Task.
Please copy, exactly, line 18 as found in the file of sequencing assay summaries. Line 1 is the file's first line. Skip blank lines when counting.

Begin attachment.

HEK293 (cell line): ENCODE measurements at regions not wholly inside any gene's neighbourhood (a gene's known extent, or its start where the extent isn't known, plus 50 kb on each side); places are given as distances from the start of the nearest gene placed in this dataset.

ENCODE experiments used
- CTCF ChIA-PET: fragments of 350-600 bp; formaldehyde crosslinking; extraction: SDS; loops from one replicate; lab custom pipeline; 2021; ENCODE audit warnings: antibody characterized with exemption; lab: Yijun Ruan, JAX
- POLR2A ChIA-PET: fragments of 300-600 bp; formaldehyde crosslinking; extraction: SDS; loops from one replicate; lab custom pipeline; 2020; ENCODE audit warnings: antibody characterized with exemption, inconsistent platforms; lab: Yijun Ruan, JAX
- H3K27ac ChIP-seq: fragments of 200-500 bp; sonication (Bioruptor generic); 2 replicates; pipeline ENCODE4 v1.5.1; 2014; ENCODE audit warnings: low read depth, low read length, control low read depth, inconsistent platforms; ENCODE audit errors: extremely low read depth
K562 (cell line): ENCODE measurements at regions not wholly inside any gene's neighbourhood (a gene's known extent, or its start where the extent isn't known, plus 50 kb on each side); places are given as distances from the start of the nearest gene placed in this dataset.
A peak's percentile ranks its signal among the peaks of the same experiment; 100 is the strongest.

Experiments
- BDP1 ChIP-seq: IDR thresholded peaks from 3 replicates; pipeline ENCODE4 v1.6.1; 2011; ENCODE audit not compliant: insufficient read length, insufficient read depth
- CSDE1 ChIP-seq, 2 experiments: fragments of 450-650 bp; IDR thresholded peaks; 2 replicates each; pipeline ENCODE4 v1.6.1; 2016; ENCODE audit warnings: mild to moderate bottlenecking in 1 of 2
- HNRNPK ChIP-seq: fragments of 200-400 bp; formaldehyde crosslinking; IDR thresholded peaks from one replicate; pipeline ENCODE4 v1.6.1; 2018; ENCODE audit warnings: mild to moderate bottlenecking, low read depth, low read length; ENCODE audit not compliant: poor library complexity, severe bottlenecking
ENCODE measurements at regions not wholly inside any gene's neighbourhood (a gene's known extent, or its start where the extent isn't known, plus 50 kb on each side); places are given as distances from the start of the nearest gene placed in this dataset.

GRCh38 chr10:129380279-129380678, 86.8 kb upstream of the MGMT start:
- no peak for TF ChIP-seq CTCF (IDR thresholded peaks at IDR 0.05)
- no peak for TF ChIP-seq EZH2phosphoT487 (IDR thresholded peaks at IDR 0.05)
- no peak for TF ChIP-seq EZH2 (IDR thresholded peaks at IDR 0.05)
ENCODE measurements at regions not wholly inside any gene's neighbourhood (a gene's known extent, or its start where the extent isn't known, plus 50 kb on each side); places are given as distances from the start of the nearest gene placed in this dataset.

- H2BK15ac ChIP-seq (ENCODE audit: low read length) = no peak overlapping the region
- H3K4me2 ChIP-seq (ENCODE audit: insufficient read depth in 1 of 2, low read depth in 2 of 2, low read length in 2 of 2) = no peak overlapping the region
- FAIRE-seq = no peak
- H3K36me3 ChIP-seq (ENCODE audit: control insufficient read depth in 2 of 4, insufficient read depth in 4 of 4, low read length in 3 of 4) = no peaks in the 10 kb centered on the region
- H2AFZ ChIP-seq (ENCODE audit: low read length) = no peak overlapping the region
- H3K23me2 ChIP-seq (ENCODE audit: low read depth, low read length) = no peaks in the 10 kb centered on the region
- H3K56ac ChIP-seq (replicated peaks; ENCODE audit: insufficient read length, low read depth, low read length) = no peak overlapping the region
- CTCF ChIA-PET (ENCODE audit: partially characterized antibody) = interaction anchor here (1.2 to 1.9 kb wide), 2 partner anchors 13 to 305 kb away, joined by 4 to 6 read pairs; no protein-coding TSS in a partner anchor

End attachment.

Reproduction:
- H2BK15ac ChIP-seq (ENCODE audit: low read length) = no peak overlapping the region